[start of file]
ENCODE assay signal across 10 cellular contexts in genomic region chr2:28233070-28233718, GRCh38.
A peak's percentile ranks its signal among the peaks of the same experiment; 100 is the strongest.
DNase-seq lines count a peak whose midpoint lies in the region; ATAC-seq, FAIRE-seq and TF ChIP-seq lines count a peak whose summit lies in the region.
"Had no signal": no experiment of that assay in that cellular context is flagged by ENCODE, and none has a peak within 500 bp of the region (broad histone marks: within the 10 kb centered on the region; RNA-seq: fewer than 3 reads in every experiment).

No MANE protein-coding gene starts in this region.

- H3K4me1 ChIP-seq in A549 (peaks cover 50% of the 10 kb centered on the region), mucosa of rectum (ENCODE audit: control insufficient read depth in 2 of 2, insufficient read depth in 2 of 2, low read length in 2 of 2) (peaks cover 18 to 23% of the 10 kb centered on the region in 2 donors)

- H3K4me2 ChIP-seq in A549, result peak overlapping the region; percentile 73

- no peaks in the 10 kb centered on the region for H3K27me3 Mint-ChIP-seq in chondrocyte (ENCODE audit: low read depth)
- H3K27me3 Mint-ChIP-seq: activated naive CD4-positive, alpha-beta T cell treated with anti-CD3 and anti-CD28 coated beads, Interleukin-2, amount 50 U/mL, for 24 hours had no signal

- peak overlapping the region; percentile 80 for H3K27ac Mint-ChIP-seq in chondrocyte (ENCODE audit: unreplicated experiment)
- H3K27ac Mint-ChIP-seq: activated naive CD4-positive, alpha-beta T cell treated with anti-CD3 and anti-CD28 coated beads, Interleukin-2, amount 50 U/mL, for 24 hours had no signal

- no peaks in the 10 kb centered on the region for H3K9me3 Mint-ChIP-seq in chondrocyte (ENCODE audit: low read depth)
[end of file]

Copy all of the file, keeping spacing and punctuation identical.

ENCODE assay signal across 10 cellular contexts in genomic region chr2:28233070-28233718, GRCh38.
A peak's percentile ranks its signal among the peaks of the same experiment; 100 is the strongest.
DNase-seq lines count a peak whose midpoint lies in the region; ATAC-seq, FAIRE-seq and TF ChIP-seq lines count a peak whose summit lies in the region.
"Had no signal": no experiment of that assay in that cellular context is flagged by ENCODE, and none has a peak within 500 bp of the region (broad histone marks: within the 10 kb centered on the region; RNA-seq: fewer than 3 reads in every experiment).

No MANE protein-coding gene starts in this region.

- H3K4me1 ChIP-seq in A549 (peaks cover 50% of the 10 kb centered on the region), mucosa of rectum (ENCODE audit: control insufficient read depth in 2 of 2, insufficient read depth in 2 of 2, low read length in 2 of 2) (peaks cover 18 to 23% of the 10 kb centered on the region in 2 donors)

- H3K4me2 ChIP-seq in A549, result peak overlapping the region; percentile 73

- no peaks in the 10 kb centered on the region for H3K27me3 Mint-ChIP-seq in chondrocyte (ENCODE audit: low read depth)
- H3K27me3 Mint-ChIP-seq: activated naive CD4-positive, alpha-beta T cell treated with anti-CD3 and anti-CD28 coated beads, Interleukin-2, amount 50 U/mL, for 24 hours had no signal

- peak overlapping the region; percentile 80 for H3K27ac Mint-ChIP-seq in chondrocyte (ENCODE audit: unreplicated experiment)
- H3K27ac Mint-ChIP-seq: activated naive CD4-positive, alpha-beta T cell treated with anti-CD3 and anti-CD28 coated beads, Interleukin-2, amount 50 U/mL, for 24 hours had no signal

- no peaks in the 10 kb centered on the region for H3K9me3 Mint-ChIP-seq in chondrocyte (ENCODE audit: low read depth)